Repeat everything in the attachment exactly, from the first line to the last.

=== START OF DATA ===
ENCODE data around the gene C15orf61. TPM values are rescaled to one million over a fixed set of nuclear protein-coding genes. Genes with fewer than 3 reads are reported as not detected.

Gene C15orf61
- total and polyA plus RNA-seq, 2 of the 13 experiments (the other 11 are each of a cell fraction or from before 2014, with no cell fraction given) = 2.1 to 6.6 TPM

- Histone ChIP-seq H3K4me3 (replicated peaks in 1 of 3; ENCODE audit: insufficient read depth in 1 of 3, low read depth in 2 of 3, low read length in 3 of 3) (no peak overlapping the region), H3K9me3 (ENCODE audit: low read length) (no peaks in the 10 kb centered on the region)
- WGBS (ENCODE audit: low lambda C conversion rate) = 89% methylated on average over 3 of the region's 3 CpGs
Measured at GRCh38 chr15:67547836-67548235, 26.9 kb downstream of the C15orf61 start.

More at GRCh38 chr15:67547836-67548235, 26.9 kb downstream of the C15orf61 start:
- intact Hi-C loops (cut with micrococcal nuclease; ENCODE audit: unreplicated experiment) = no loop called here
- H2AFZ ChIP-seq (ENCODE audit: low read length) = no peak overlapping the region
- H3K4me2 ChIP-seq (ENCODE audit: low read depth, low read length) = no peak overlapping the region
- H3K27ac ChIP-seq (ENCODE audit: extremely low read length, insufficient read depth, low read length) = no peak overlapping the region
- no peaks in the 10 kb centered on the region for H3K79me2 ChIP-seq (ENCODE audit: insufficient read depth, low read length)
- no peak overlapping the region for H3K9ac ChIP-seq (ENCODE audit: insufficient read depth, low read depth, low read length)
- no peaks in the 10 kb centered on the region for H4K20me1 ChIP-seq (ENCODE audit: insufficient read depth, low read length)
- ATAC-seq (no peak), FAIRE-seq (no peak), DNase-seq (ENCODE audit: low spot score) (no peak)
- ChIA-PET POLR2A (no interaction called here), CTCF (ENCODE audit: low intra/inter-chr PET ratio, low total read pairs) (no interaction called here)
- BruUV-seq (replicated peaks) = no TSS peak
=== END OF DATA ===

ENCODE data around the gene C15orf61. TPM values are rescaled to one million over a fixed set of nuclear protein-coding genes. Genes with fewer than 3 reads are reported as not detected.

Gene C15orf61
- total and polyA plus RNA-seq, 2 of the 13 experiments (the other 11 are each of a cell fraction or from before 2014, with no cell fraction given) = 2.1 to 6.6 TPM

- Histone ChIP-seq H3K4me3 (replicated peaks in 1 of 3; ENCODE audit: insufficient read depth in 1 of 3, low read depth in 2 of 3, low read length in 3 of 3) (no peak overlapping the region), H3K9me3 (ENCODE audit: low read length) (no peaks in the 10 kb centered on the region)
- WGBS (ENCODE audit: low lambda C conversion rate) = 89% methylated on average over 3 of the region's 3 CpGs
Measured at GRCh38 chr15:67547836-67548235, 26.9 kb downstream of the C15orf61 start.

More at GRCh38 chr15:67547836-67548235, 26.9 kb downstream of the C15orf61 start:
- intact Hi-C loops (cut with micrococcal nuclease; ENCODE audit: unreplicated experiment) = no loop called here
- H2AFZ ChIP-seq (ENCODE audit: low read length) = no peak overlapping the region
- H3K4me2 ChIP-seq (ENCODE audit: low read depth, low read length) = no peak overlapping the region
- H3K27ac ChIP-seq (ENCODE audit: extremely low read length, insufficient read depth, low read length) = no peak overlapping the region
- no peaks in the 10 kb centered on the region for H3K79me2 ChIP-seq (ENCODE audit: insufficient read depth, low read length)
- no peak overlapping the region for H3K9ac ChIP-seq (ENCODE audit: insufficient read depth, low read depth, low read length)
- no peaks in the 10 kb centered on the region for H4K20me1 ChIP-seq (ENCODE audit: insufficient read depth, low read length)
- ATAC-seq (no peak), FAIRE-seq (no peak), DNase-seq (ENCODE audit: low spot score) (no peak)
- ChIA-PET POLR2A (no interaction called here), CTCF (ENCODE audit: low intra/inter-chr PET ratio, low total read pairs) (no interaction called here)
- BruUV-seq (replicated peaks) = no TSS peak